“Do what?” I asked, stepping down the bleachers toward the walkway.
“Meet Sarah,” he replied.
“I just want to congratulate her,” I said.
“Sure.” My brother rolled his eyes. “Welcome her to Bayport. See how long she’ll be in town. Maybe take her out for coffee.”
I shrugged. “Maybe something like that.”
“Don’t worry about me,” Joe assured. “I’ll just blend into the background. And hey, maybe I can meet one of those stagecoach guys, learn how they did those tricks.”
We walked past the concession stand toward the back of the stadium. On the way we passed several livestock trailers, a covered wagon, and the stagecoach we saw earlier.
“She must be close.” Joe pointed. “There’s her horse.”
Two cowboys led the brown-and-white horse past us. I figured they were performers since they had bandannas covering their faces. However, for such a well-trained horse, Hondo seemed to resist being led.
After a few more steps, I stopped. Something wasn’t right. The masked men weren’t the same ones we’d seen in the show. These cowboys weren’t dressed in flashy shirts and vests like the ones in the rodeo. And why would the performers still be wearing bandannas over their faces—especially in the midday heat?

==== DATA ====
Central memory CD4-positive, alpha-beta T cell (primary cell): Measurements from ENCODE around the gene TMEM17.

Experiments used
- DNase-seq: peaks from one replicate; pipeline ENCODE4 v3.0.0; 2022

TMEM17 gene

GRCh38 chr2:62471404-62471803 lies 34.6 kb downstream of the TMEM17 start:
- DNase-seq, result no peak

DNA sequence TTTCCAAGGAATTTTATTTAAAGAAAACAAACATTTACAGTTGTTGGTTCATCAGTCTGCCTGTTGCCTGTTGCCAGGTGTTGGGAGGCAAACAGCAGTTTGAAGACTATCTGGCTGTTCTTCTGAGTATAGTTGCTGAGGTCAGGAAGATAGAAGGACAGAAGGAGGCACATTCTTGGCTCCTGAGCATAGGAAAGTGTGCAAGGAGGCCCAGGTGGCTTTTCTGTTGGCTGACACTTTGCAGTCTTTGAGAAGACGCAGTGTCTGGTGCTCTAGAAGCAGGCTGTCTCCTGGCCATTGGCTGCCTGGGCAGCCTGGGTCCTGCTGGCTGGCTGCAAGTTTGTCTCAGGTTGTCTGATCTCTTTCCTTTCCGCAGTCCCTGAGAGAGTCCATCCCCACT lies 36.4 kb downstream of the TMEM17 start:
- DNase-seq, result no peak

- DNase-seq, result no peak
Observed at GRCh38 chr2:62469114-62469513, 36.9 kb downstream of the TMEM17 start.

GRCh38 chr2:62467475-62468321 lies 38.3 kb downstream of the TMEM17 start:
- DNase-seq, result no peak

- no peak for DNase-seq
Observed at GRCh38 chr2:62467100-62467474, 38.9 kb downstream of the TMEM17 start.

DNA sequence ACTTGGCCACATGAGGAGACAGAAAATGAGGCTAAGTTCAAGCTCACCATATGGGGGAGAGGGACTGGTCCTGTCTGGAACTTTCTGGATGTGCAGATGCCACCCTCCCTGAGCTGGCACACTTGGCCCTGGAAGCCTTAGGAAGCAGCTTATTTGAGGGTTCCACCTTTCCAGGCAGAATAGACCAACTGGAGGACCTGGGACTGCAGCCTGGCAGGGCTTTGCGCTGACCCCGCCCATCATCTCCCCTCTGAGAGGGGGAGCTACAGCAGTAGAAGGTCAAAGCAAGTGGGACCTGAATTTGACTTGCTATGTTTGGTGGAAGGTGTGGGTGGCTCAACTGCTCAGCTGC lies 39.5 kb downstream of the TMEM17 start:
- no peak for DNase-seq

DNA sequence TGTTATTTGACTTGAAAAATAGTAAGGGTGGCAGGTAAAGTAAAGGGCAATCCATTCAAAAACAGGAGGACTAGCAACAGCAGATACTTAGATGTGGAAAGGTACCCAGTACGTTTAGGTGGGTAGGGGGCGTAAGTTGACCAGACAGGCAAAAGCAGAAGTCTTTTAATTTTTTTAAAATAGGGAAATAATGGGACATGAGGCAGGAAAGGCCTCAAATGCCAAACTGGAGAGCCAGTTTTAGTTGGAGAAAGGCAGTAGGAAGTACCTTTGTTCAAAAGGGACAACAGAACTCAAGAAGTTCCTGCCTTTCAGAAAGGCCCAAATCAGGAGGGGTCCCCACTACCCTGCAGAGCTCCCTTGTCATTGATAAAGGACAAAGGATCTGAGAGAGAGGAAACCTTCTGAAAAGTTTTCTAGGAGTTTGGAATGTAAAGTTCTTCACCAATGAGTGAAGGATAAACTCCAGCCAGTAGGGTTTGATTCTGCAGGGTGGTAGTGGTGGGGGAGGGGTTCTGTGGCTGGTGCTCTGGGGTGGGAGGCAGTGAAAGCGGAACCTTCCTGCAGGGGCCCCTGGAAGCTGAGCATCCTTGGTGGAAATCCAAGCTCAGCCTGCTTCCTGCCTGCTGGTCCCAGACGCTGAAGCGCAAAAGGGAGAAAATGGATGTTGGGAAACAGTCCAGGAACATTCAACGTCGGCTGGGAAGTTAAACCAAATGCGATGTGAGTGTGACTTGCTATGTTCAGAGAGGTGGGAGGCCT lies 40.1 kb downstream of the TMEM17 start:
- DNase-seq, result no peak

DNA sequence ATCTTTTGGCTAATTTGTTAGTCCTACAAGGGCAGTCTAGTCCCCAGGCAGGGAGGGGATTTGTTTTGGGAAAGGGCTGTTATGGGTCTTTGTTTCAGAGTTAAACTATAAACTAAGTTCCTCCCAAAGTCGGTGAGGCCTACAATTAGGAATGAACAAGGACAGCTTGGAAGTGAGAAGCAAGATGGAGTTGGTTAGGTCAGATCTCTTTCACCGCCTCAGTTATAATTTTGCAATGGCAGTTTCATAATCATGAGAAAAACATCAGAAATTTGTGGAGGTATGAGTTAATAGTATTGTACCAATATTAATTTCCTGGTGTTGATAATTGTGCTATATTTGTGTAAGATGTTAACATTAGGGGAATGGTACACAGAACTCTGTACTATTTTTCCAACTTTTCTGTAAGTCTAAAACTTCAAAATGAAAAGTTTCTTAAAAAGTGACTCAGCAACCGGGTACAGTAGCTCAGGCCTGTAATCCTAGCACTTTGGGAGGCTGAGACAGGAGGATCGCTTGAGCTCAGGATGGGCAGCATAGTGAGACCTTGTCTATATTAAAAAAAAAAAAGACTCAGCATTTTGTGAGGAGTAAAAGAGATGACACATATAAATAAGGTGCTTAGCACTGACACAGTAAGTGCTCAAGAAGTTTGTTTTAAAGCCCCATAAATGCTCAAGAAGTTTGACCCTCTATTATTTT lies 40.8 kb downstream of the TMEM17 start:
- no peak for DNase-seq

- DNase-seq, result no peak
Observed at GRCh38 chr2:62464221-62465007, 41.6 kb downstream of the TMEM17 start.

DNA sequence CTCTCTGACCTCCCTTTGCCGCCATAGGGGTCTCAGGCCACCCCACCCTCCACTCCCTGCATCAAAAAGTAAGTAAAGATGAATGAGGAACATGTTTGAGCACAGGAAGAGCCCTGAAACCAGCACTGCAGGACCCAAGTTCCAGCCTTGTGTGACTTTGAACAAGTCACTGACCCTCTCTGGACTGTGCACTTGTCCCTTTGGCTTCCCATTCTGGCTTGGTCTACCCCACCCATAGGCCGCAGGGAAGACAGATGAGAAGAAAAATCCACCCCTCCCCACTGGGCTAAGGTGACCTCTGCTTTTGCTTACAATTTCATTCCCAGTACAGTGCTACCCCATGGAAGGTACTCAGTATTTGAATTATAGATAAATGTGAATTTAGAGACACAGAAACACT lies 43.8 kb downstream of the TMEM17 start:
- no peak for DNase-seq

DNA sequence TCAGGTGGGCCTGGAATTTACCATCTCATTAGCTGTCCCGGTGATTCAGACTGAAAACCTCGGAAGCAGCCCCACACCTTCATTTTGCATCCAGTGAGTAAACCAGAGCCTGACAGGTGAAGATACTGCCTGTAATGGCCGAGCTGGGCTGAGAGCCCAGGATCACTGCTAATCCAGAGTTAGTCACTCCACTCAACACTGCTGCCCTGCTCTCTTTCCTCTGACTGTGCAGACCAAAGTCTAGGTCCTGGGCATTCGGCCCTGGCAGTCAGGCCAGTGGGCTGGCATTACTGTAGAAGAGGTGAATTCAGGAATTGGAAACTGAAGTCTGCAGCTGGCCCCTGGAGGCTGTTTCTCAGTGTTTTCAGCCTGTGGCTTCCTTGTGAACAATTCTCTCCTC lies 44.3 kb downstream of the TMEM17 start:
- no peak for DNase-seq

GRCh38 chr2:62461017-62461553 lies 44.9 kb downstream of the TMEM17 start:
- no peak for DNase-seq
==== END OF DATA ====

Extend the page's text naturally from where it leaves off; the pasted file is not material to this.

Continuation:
“What’s up, bro?” asked Joe.
Before I could reply, I heard a horse neigh behind us. Joe and I turned to see the men trying to lead Hondo into a trailer. The horse reared back and shook his head. One masked man held fast to the lead rope, while the other smacked the horse’s rump with his hat.
“Something seem strange to you?” I asked.
Joe chuckled. “What? You think those are real bandits just because their faces are covered?”
The horse neighed once more before finally entering the trailer. The men shut the door behind the reluctant horse.
“Wait,” said Joe. “Those aren’t the same guys from the show.”
Finally my brother had reached the same conclusion as I had.
“I bet those are real horse thieves.”